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A Closer Look


The keyboard is pretty straight forward in terms of design, although we typically find this to be common among most mechanical keyboards. There is a solid matt black finish to the entire keyboard, with a thick wedge shape chassis with a small palm rest at the front.

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The keyboard features a full size number pad and in the top right we have a LED black-lit Zowie logo.

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There are no fancy macro keys to play around with here, in fact there are no macro functions what so ever. However, there are some multimedia short-cuts on the F-keys which can be accessed via a function shift key.

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F9-F12 features four LED indicators, when in PS2 mode you can change the response rate of the keyboard with these.

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There is a slight curve to the key layout, but overall it’s fairly standard in terms of design. The key spacings are quite wide though and that may make touch typing a little more effort, but should help with gaming as its harder to accidentally hit two keys at once.

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The wrist rest is hardly a real wrist rest, but it does add a little touch of style to the front and is certainly more comfortable to use than a keyboard with a straight edge.

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A blank panel around the back, the only feature here being the wire connected in the middle for the USB cable.

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The cable feels nice and durable, features a small Velcro tidy strip and a 18k gold plated connector.

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The front end of the keyboard features a windows key on the left side, but instead of actually just being a windows key, it can function as a second Ctrl key, much better than a disabled key as if you go for control and miss, you’re still hitting Ctrl!

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The key caps are nylon and have a nice tactile feel to them and an ever so slight texture. The underside features Cherry MX brown switches.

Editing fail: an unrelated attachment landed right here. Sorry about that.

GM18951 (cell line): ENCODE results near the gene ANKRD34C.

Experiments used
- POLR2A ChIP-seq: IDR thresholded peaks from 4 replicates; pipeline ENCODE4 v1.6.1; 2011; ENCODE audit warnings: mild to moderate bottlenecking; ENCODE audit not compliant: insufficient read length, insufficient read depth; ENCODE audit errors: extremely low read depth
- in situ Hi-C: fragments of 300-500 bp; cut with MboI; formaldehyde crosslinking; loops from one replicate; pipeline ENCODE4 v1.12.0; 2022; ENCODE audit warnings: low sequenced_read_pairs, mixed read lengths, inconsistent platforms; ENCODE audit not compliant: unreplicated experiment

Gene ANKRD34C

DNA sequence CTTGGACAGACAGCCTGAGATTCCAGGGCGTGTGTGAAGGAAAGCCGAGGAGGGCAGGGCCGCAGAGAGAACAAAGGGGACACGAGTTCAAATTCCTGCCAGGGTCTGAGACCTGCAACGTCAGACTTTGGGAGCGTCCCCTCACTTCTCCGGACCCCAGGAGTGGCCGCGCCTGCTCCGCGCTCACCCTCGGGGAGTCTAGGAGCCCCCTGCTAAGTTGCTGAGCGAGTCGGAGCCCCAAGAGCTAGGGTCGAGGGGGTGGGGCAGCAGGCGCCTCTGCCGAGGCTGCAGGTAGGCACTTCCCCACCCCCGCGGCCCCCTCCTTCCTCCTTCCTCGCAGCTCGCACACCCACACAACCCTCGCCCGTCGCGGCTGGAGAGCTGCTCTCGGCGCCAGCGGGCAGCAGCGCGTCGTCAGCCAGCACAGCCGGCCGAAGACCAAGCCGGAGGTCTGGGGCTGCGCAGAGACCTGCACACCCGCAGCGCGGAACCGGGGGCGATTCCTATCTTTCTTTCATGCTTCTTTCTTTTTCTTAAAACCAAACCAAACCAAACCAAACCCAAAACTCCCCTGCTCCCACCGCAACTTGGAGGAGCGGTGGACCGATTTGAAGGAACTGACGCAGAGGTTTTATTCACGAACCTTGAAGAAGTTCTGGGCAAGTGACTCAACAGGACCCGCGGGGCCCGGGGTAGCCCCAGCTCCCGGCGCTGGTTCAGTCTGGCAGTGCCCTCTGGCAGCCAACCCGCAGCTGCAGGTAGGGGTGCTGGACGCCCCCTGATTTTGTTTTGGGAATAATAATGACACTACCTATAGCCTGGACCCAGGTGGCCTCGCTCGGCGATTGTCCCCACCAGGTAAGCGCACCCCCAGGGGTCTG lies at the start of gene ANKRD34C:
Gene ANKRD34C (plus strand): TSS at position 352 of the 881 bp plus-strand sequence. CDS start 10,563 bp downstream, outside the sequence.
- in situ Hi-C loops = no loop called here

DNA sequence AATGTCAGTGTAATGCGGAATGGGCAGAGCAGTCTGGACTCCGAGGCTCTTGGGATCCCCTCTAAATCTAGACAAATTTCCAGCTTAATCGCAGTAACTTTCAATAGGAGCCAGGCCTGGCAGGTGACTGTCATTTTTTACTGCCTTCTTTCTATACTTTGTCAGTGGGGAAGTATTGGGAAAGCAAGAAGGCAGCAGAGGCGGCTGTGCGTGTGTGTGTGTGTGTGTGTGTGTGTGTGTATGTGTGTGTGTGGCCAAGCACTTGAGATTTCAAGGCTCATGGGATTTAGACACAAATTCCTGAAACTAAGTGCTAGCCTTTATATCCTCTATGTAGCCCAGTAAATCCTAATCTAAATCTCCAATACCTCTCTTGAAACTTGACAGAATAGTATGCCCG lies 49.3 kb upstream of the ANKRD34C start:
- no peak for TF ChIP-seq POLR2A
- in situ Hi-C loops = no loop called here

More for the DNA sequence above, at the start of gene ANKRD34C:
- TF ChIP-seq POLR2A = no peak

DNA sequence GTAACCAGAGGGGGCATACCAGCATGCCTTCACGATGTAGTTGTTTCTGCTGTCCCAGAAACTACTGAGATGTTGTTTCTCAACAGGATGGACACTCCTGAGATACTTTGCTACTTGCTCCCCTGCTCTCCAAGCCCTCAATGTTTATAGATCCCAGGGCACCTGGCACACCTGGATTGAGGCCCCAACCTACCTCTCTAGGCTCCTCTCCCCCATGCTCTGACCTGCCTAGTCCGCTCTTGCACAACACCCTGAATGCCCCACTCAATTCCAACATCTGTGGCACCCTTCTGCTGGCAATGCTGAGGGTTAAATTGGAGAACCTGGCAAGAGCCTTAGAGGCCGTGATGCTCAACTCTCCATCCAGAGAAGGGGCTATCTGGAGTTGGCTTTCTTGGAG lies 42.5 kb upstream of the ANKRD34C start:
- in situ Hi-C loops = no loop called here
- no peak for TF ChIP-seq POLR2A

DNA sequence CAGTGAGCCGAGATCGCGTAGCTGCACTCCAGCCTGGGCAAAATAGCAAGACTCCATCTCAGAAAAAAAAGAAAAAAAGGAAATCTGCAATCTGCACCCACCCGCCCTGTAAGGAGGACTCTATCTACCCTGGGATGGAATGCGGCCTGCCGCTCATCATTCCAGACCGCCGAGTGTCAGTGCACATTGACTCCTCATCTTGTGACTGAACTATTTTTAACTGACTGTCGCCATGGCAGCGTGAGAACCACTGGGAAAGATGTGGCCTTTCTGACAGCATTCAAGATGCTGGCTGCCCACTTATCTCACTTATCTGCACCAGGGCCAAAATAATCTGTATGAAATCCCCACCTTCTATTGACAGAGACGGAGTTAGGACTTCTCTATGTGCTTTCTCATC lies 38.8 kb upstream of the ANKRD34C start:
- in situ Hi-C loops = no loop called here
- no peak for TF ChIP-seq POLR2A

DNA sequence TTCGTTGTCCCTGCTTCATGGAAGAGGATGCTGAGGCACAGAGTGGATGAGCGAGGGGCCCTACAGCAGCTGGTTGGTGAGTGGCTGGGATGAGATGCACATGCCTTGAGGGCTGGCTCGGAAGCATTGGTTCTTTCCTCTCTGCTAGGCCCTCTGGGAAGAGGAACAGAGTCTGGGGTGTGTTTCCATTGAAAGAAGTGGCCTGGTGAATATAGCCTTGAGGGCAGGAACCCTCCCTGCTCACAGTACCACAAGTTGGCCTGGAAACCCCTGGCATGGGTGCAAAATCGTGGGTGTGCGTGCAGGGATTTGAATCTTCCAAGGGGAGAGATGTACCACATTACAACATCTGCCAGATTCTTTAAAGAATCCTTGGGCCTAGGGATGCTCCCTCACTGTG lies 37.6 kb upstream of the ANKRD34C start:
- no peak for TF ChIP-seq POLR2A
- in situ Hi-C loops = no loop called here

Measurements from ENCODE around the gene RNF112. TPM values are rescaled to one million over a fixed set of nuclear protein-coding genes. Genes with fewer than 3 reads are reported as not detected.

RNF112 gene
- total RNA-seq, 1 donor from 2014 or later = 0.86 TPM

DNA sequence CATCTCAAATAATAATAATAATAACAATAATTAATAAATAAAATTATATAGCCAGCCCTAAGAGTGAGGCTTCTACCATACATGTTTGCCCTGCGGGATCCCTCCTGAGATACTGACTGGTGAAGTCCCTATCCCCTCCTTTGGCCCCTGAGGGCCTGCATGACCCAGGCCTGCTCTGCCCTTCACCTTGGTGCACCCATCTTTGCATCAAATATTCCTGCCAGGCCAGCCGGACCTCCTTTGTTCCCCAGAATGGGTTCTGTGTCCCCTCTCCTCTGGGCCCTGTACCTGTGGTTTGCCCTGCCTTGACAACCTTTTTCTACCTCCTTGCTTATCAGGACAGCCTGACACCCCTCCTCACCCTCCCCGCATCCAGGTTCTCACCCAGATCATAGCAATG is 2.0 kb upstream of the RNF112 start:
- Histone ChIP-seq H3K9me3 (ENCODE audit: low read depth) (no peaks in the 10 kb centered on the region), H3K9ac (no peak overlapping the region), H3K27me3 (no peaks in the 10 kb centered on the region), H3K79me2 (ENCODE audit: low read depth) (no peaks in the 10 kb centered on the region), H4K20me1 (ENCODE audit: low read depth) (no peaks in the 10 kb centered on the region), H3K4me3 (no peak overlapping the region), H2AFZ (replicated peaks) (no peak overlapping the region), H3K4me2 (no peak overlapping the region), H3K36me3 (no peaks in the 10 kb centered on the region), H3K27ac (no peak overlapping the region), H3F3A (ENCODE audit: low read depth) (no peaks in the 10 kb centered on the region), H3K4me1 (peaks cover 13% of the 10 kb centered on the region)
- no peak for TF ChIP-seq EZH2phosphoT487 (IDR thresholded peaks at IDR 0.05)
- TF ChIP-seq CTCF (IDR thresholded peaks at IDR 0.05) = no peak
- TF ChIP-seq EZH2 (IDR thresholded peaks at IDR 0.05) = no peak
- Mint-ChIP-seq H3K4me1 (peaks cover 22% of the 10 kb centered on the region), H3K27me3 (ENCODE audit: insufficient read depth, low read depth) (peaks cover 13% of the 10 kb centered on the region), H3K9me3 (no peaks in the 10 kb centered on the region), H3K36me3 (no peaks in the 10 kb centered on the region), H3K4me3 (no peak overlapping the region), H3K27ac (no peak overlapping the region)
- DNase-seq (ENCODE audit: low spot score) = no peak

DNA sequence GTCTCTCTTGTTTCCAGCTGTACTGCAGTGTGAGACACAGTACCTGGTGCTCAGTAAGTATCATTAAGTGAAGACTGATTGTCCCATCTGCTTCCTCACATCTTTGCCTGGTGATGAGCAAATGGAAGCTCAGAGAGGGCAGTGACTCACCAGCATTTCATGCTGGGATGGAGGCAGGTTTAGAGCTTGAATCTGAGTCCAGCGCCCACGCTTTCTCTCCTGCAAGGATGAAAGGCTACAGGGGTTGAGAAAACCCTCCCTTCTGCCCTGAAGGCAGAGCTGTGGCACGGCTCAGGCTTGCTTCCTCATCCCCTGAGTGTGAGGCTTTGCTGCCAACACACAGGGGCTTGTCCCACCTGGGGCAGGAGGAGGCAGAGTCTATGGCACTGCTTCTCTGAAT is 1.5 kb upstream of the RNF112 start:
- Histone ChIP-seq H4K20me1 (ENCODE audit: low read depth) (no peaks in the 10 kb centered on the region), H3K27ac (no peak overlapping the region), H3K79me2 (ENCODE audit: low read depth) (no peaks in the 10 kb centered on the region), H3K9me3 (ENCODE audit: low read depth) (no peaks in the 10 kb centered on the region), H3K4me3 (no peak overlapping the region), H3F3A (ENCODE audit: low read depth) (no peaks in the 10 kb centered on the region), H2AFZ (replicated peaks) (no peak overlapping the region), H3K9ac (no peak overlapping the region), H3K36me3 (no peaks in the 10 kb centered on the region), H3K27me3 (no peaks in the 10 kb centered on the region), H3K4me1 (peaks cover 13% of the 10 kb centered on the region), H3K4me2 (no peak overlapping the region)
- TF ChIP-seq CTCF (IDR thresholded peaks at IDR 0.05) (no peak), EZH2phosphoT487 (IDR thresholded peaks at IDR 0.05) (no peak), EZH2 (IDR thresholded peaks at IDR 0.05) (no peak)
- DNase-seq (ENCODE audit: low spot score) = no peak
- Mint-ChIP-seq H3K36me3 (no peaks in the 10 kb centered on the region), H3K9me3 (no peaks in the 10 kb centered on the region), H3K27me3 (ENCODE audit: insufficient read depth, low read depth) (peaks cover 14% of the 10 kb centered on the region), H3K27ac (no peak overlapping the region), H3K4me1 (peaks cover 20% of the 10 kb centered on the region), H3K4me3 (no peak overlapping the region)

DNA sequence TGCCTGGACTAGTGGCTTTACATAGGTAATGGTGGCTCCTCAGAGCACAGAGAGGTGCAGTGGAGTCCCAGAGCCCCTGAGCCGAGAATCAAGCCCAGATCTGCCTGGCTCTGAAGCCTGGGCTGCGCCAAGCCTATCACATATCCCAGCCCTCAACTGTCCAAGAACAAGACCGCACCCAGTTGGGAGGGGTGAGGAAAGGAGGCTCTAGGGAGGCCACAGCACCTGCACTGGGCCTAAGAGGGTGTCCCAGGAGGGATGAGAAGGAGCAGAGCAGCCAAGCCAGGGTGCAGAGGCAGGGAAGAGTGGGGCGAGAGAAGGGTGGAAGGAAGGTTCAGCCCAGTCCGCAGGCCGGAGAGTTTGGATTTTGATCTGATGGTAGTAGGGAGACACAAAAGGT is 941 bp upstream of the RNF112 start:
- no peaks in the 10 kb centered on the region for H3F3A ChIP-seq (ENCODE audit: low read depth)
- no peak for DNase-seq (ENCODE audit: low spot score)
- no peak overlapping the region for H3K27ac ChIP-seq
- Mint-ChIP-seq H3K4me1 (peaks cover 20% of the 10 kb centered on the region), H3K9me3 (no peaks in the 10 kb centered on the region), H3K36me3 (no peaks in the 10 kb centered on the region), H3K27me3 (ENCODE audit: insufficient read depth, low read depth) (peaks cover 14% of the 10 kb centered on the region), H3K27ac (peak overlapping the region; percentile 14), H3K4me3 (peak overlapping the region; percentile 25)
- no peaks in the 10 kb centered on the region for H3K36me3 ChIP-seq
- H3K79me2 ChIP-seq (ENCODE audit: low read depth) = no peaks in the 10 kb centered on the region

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The underside of the keyboard features four large grip strips that help keep the keyboard in place, there are no flip out feel to raise the keyboard.

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Performance


Setup & Installation

Hooking up the keyboard was as simple as connection the USB cable to my computer, while I know that much is obviously, there really wasn’t anything else to do. There is no software, there are no macros to configure, no profiles to muck around with, the keyboard is designed to do everything it can from first use, any settings that can be changed can be done from the keyboard its self.

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The first thing I noticed when hooking up the keyboard is the LED lighting between the F9-F12 keys and the Zowie logo, while all the other little lights stay red, the Zowie logo its self can be changed to red or blue.

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Performance

Diving right into testing a had a few games of Battlefield 4 (BETA), as well as my current personal playlist of trying to complete Portal 2, and some co-op on Torchlight II on an evening. Initial results were impressive, although to be honest I wasn’t expecting anything less. The MX Brown switches are by far my favourite these days and they give a really quick, yet tactile response that works great for gaming. I can’t say I can tell the difference with this keyboard having the fastest response ever, but it is sharp and responsive as you would expect from any high end mechanical keyboard.